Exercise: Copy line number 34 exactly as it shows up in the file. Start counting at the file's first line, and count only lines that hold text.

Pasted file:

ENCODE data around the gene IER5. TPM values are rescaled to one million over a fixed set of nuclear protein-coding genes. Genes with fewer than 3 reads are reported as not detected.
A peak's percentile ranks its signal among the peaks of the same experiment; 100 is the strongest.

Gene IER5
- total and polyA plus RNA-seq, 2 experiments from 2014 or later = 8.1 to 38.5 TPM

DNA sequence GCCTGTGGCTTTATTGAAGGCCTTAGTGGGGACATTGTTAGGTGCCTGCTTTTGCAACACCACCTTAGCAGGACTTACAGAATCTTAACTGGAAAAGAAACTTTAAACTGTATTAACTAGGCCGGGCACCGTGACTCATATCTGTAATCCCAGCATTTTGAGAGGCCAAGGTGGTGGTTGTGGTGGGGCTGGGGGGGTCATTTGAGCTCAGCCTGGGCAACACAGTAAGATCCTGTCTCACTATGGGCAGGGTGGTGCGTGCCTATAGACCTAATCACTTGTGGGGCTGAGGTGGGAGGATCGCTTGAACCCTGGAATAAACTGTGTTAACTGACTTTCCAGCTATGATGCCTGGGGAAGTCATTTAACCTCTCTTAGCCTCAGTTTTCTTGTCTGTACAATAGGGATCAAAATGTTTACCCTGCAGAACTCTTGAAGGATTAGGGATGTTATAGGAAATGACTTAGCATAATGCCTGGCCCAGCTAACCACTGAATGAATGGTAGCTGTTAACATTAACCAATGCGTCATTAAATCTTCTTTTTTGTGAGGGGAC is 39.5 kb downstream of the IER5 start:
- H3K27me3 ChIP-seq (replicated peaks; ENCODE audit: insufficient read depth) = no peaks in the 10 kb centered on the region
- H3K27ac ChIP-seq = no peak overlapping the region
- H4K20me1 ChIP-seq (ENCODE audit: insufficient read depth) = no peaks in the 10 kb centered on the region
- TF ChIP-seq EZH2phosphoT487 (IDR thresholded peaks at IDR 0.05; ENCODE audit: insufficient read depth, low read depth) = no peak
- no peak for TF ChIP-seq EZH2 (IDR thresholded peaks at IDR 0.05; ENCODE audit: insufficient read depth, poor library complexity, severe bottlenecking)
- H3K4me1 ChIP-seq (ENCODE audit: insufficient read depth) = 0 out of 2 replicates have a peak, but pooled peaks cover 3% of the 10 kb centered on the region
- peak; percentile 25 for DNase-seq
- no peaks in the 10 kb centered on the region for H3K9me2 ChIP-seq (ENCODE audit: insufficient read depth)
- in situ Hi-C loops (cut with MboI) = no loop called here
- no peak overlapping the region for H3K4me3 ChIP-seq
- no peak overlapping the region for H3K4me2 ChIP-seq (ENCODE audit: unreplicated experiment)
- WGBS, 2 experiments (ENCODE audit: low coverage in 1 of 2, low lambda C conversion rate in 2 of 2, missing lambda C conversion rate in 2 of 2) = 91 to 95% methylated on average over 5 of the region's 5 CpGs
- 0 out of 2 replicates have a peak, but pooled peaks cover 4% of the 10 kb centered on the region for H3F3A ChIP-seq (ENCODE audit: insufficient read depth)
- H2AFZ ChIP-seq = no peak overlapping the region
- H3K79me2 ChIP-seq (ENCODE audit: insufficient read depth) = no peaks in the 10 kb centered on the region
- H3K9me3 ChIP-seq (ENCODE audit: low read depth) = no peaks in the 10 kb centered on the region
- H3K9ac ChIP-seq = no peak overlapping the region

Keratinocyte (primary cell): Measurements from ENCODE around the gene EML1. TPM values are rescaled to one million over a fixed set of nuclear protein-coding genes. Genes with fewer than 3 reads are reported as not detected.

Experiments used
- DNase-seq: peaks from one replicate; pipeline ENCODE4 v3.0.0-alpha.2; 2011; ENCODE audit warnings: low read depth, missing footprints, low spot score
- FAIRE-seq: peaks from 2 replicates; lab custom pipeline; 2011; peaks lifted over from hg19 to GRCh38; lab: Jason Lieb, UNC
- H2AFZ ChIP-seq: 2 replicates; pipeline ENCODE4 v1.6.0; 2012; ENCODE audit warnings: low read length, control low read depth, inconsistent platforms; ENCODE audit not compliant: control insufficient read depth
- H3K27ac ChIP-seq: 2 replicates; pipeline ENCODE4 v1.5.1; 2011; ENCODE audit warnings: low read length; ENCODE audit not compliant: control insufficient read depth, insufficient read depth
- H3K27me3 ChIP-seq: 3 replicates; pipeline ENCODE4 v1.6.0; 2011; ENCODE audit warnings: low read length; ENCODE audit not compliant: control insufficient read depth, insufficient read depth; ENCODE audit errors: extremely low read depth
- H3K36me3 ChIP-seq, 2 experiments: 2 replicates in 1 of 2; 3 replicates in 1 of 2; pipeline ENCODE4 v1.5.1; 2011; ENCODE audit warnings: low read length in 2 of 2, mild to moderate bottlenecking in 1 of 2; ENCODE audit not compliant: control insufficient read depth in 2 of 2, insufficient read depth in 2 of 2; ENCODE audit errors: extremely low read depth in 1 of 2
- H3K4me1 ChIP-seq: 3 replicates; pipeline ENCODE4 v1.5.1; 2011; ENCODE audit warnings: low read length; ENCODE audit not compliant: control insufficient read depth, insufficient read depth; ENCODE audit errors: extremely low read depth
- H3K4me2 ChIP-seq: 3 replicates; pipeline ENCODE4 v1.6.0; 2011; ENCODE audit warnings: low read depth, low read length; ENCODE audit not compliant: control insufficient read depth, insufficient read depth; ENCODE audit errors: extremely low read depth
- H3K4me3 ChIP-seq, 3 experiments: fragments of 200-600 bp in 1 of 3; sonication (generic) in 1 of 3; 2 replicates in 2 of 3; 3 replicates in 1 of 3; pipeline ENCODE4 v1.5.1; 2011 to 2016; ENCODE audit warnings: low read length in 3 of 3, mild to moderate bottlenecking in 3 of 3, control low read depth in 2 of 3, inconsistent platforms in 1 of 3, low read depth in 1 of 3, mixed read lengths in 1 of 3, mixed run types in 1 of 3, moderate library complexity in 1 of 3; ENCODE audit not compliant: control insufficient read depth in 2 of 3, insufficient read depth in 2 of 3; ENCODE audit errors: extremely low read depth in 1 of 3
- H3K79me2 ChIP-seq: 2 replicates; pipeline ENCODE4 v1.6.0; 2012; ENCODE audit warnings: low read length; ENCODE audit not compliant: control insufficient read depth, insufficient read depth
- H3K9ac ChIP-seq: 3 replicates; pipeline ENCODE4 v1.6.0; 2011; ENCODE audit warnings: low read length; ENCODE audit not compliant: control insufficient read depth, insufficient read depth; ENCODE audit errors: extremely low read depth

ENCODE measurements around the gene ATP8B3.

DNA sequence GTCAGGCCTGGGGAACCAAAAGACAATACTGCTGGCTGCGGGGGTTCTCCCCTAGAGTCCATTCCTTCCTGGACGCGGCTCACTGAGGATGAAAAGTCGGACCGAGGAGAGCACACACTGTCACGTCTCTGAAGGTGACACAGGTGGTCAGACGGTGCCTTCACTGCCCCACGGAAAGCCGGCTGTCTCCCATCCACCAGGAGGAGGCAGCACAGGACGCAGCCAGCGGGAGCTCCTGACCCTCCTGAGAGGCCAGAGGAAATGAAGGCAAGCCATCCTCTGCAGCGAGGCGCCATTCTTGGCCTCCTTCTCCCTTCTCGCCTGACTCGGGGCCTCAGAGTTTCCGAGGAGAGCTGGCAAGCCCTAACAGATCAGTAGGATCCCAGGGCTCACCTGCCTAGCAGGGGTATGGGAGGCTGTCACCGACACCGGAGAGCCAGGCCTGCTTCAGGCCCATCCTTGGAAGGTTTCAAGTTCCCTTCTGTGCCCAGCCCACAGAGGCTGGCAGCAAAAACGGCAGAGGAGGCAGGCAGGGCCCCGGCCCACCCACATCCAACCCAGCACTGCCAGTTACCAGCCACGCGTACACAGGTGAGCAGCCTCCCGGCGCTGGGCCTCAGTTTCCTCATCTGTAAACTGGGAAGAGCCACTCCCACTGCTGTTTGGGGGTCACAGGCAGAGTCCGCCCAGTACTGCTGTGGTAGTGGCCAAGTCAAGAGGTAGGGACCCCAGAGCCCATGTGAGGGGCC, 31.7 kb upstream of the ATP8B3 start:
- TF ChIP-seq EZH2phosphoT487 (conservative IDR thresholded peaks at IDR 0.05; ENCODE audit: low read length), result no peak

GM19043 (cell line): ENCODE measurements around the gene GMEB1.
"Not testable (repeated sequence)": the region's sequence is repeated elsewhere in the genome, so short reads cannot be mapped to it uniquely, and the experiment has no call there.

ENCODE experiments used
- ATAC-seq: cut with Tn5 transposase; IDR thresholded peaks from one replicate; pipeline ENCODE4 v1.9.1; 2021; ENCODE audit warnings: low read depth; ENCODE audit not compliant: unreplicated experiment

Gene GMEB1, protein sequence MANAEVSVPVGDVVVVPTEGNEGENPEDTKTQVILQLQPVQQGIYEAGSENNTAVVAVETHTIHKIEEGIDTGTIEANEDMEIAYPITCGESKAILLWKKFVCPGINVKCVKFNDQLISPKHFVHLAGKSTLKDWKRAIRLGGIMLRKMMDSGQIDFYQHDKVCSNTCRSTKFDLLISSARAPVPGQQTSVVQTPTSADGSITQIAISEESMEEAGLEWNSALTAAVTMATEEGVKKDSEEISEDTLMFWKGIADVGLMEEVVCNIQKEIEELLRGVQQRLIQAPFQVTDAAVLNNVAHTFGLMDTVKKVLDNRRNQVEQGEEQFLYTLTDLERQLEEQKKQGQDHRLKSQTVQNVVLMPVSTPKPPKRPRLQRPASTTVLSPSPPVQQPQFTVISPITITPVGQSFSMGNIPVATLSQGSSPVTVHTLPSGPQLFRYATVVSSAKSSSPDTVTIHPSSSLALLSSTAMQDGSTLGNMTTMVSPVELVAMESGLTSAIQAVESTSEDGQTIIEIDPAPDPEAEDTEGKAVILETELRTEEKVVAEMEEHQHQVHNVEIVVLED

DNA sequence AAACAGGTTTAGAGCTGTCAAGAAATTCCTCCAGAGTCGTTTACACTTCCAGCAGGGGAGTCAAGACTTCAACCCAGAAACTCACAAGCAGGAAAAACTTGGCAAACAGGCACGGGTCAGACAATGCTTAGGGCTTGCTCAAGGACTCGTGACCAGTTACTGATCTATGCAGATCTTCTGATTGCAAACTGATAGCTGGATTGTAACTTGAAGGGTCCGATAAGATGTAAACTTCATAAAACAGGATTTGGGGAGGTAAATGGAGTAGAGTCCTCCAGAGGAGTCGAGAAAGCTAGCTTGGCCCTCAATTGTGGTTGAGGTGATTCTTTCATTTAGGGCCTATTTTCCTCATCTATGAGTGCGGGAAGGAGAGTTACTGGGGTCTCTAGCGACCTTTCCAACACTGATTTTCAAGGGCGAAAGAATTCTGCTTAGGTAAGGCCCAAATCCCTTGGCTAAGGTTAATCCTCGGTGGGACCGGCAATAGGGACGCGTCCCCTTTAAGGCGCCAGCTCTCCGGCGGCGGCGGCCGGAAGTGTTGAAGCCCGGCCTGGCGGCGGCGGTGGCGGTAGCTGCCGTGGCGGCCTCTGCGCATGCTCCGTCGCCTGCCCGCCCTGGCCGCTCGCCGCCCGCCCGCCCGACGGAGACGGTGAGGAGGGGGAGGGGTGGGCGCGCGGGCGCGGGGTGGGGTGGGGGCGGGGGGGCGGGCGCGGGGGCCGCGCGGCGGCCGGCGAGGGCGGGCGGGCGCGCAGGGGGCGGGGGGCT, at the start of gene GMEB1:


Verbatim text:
- H3K79me2 ChIP-seq: 2 replicates; pipeline ENCODE4 v1.6.0; 2012; ENCODE audit warnings: low read length; ENCODE audit not compliant: control insufficient read depth, insufficient read depth